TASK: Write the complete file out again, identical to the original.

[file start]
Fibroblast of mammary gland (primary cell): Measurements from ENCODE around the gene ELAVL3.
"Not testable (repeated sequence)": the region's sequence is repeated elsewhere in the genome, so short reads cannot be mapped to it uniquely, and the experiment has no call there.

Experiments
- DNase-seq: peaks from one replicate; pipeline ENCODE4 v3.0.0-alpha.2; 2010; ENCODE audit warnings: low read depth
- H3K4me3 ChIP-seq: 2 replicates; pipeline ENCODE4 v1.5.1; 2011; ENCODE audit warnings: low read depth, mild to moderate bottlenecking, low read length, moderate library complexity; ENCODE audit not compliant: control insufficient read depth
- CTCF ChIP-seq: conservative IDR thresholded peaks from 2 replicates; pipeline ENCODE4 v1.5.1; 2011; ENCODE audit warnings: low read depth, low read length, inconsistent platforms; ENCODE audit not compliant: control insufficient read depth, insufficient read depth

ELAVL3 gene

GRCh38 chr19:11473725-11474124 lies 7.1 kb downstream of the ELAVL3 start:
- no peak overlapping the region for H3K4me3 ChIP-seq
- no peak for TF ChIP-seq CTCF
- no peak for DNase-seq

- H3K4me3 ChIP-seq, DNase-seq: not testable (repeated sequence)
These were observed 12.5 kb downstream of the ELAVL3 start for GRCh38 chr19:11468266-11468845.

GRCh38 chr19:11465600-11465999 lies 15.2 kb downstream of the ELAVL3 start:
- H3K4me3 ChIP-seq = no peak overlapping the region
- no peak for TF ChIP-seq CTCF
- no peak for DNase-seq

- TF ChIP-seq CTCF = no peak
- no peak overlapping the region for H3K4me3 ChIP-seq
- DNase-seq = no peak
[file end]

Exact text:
Fibroblast of mammary gland (primary cell): Measurements from ENCODE around the gene ELAVL3.
"Not testable (repeated sequence)": the region's sequence is repeated elsewhere in the genome, so short reads cannot be mapped to it uniquely, and the experiment has no call there.

Experiments
- DNase-seq: peaks from one replicate; pipeline ENCODE4 v3.0.0-alpha.2; 2010; ENCODE audit warnings: low read depth
- H3K4me3 ChIP-seq: 2 replicates; pipeline ENCODE4 v1.5.1; 2011; ENCODE audit warnings: low read depth, mild to moderate bottlenecking, low read length, moderate library complexity; ENCODE audit not compliant: control insufficient read depth
- CTCF ChIP-seq: conservative IDR thresholded peaks from 2 replicates; pipeline ENCODE4 v1.5.1; 2011; ENCODE audit warnings: low read depth, low read length, inconsistent platforms; ENCODE audit not compliant: control insufficient read depth, insufficient read depth

ELAVL3 gene

GRCh38 chr19:11473725-11474124 lies 7.1 kb downstream of the ELAVL3 start:
- no peak overlapping the region for H3K4me3 ChIP-seq
- no peak for TF ChIP-seq CTCF
- no peak for DNase-seq

- H3K4me3 ChIP-seq, DNase-seq: not testable (repeated sequence)
These were observed 12.5 kb downstream of the ELAVL3 start for GRCh38 chr19:11468266-11468845.

GRCh38 chr19:11465600-11465999 lies 15.2 kb downstream of the ELAVL3 start:
- H3K4me3 ChIP-seq = no peak overlapping the region
- no peak for TF ChIP-seq CTCF
- no peak for DNase-seq

- TF ChIP-seq CTCF = no peak
- no peak overlapping the region for H3K4me3 ChIP-seq
- DNase-seq = no peak